Written by Guest Blogger Karen Walker, Peer Education Intern
- Why is it important to take care of yourself, as a peer educator and activist?
- What are some ways that you can take care of yourself?
A Peer Educator’s primary role is to educate others, but one must still be mindful of oneself in that process. Teaching others how to make healthier, informed choices and to practice harm reduction in those choices is far different from applying those concepts to one’s own decision making and everyday life.
The foundation of one’s personal wellness is self awareness. The ability to accept and assess one’s emotions, analyze the many factors that influence them, and apply problem solving skills is necessary to maintain one’s wellness. While gathering this self knowledge can be a tough task, it is crucial in order to maintain the energy and enthusiasm required to be an effective educator and activist.
Familiar to all activists is the exposure to experiences that impact one in profoundly moving ways. From stories that inspire to those that devastate, holding space for those who have suffered greatly can be an enormous task. In order to find balance in the midst of these experiences, one must remember to be empathetic without allowing one’s own emotional health to be compromised. Undeniably, reformers are fighting an uphill battle; this fact serves to exemplify the need to take care of oneself in order to keep moving forward. Activists and Peer Educators alike must not forget that in order to do their best work, they must take care of themselves first.
Paying attention to one’s body, mind, and spirit while examining the internal and external influences on each will lay the framework for building, maintaining, and balancing one’s wellness. Activities most basic to our survival, like drinking enough water, getting enough sleep, eating right, and looking out for one’s safety in relationships and our environment, can tremendously protect one’s well-being and reduce stress.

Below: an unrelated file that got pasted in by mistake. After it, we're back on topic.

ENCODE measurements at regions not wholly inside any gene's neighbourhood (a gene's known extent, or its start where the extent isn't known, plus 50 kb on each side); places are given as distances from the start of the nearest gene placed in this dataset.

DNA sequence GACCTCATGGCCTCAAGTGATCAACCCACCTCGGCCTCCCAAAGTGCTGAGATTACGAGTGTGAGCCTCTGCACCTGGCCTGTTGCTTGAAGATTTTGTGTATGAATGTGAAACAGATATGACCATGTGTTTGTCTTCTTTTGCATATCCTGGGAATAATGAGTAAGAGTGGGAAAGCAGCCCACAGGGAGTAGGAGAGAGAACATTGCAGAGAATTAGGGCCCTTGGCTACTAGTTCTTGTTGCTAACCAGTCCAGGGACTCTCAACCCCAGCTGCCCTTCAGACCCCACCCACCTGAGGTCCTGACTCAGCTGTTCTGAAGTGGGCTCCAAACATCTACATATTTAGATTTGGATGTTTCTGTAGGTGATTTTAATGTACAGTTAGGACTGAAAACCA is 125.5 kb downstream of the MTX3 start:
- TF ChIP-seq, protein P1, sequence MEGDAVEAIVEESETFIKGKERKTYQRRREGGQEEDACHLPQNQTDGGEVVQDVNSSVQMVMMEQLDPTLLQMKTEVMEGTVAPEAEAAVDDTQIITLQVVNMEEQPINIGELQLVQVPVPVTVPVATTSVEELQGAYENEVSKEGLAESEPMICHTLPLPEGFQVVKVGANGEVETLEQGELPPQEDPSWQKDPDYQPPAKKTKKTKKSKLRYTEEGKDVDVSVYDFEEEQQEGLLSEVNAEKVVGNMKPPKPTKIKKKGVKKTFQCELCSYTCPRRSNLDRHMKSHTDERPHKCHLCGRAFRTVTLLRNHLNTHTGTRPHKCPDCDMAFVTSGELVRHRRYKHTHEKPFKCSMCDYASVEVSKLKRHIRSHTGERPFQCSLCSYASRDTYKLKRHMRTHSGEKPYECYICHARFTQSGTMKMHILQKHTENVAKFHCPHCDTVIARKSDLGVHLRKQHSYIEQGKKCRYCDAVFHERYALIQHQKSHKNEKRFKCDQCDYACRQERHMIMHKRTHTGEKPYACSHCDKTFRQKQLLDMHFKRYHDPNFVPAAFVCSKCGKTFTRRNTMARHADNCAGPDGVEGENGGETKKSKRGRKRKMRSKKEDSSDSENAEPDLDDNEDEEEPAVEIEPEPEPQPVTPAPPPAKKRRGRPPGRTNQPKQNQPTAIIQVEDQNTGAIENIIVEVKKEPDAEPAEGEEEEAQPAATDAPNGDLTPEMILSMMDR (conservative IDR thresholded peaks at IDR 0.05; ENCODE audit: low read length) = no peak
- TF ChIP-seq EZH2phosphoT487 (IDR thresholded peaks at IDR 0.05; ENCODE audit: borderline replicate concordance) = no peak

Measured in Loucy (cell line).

Emotional well-being is less tangible but requires as much diligence. Rather than acting on emotions immediately, allowing time for oneself to assess and resolve emotions will build emotional strength and lead to more mature decision making. Identifying toxic thought patterns and consciously making an effort to redirect or cease them can do wonders for one’s mindset. Allowing oneself to feel emotional while being able to seek comfort can also help to heal one’s emotional spirit.
While suggestions like these are simple, applying them to one’s own life is complex. Considering every influence and stressor on one’s life can be overwhelming, but prioritizing the most prominent stressors and creating solutions is an excellent first step to shift to a new or healthier lifestyle. Even the smallest changes can help one build confidence and make great strides toward achieving one’s personal goals. Self awareness is the first step in creating change in one’s life. If signs start to show that one’s physical or emotional wellness are declining, visiting a doctor or therapist can help identify what one’s stressors are and what solutions are possible. While continuously exerting effort to educate others, Peer Educators must not forget that success in their role depends on their own personal wellness and growth outside of that role.
You can get 15 points for responding to the Reflection Questions from this Training Curriculum module.
Check out ssdp.org/justsayknow for more information on peer education!
Interested in earning CAT points and getting involved?
- Respond to Reflection Questions on a Training Curriculum module (15 points)
- Submit suggestion for SSDP Training Curriculum (1 point per resource suggested)
- Create a Just Say Know module – contact Frances@ssdp.org (50 points)
- Present an SSDP Peer Education module (20 points)
- Collect evaluation from SSDP Peer Education (5 points per evaluation collected)
Direct students to resources on campus or in the community (5 points per student reached)